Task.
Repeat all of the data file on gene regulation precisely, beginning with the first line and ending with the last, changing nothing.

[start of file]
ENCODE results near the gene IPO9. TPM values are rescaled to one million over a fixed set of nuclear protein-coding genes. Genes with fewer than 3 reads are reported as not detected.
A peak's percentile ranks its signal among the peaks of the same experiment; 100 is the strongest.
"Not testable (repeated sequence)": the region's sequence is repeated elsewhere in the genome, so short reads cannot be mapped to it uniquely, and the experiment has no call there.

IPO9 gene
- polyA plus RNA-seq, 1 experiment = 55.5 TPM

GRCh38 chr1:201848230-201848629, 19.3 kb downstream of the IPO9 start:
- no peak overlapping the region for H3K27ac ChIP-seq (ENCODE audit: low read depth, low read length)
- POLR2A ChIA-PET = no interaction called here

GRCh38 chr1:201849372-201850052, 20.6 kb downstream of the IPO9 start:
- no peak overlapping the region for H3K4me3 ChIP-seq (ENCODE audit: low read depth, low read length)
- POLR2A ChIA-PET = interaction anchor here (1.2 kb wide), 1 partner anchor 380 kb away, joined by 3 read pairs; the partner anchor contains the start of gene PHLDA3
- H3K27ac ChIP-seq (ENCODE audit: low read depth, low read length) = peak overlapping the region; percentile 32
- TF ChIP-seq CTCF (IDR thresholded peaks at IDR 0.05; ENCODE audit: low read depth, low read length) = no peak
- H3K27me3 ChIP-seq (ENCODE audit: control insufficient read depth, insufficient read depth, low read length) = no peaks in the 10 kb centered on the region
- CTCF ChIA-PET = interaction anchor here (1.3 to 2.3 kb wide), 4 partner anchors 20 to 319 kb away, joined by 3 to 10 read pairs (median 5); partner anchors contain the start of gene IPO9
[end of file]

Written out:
ENCODE results near the gene IPO9. TPM values are rescaled to one million over a fixed set of nuclear protein-coding genes. Genes with fewer than 3 reads are reported as not detected.
A peak's percentile ranks its signal among the peaks of the same experiment; 100 is the strongest.
"Not testable (repeated sequence)": the region's sequence is repeated elsewhere in the genome, so short reads cannot be mapped to it uniquely, and the experiment has no call there.

IPO9 gene
- polyA plus RNA-seq, 1 experiment = 55.5 TPM

GRCh38 chr1:201848230-201848629, 19.3 kb downstream of the IPO9 start:
- no peak overlapping the region for H3K27ac ChIP-seq (ENCODE audit: low read depth, low read length)
- POLR2A ChIA-PET = no interaction called here

GRCh38 chr1:201849372-201850052, 20.6 kb downstream of the IPO9 start:
- no peak overlapping the region for H3K4me3 ChIP-seq (ENCODE audit: low read depth, low read length)
- POLR2A ChIA-PET = interaction anchor here (1.2 kb wide), 1 partner anchor 380 kb away, joined by 3 read pairs; the partner anchor contains the start of gene PHLDA3
- H3K27ac ChIP-seq (ENCODE audit: low read depth, low read length) = peak overlapping the region; percentile 32
- TF ChIP-seq CTCF (IDR thresholded peaks at IDR 0.05; ENCODE audit: low read depth, low read length) = no peak
- H3K27me3 ChIP-seq (ENCODE audit: control insufficient read depth, insufficient read depth, low read length) = no peaks in the 10 kb centered on the region
- CTCF ChIA-PET = interaction anchor here (1.3 to 2.3 kb wide), 4 partner anchors 20 to 319 kb away, joined by 3 to 10 read pairs (median 5); partner anchors contain the start of gene IPO9